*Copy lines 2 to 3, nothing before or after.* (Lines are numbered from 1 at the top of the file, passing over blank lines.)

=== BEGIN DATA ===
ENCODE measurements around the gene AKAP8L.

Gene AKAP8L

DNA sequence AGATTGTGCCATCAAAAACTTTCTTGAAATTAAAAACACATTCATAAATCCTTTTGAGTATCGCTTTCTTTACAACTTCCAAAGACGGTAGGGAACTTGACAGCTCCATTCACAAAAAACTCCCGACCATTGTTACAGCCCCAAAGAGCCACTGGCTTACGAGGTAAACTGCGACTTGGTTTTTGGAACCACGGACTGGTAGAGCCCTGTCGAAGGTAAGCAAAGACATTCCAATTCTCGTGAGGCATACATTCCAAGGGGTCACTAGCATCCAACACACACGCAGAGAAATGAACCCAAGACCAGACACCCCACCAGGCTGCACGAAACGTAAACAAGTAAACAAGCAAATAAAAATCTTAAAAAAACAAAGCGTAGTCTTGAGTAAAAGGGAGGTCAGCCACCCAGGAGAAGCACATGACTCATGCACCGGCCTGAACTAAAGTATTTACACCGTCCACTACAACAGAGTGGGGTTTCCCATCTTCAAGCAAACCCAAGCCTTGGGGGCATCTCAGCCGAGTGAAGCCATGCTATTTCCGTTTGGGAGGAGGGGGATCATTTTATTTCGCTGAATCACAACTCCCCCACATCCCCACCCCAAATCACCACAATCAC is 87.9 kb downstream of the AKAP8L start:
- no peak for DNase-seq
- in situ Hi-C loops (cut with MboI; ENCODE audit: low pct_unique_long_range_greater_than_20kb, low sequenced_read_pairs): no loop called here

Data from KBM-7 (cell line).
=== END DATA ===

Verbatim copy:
Gene AKAP8L

DNA sequence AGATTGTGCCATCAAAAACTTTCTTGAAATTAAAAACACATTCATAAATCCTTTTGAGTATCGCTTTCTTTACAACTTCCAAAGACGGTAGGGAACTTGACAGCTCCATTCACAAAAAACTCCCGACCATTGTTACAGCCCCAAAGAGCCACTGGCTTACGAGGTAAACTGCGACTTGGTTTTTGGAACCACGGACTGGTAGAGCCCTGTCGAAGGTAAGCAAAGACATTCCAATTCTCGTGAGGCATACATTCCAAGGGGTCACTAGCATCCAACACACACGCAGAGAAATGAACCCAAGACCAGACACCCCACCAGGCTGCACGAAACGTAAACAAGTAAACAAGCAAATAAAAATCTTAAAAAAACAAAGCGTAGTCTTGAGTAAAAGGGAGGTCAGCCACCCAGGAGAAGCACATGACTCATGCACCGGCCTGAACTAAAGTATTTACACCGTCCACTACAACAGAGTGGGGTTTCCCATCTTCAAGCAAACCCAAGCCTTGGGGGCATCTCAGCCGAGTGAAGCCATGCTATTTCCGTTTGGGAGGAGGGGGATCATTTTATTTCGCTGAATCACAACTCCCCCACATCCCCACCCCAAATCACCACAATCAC is 87.9 kb downstream of the AKAP8L start: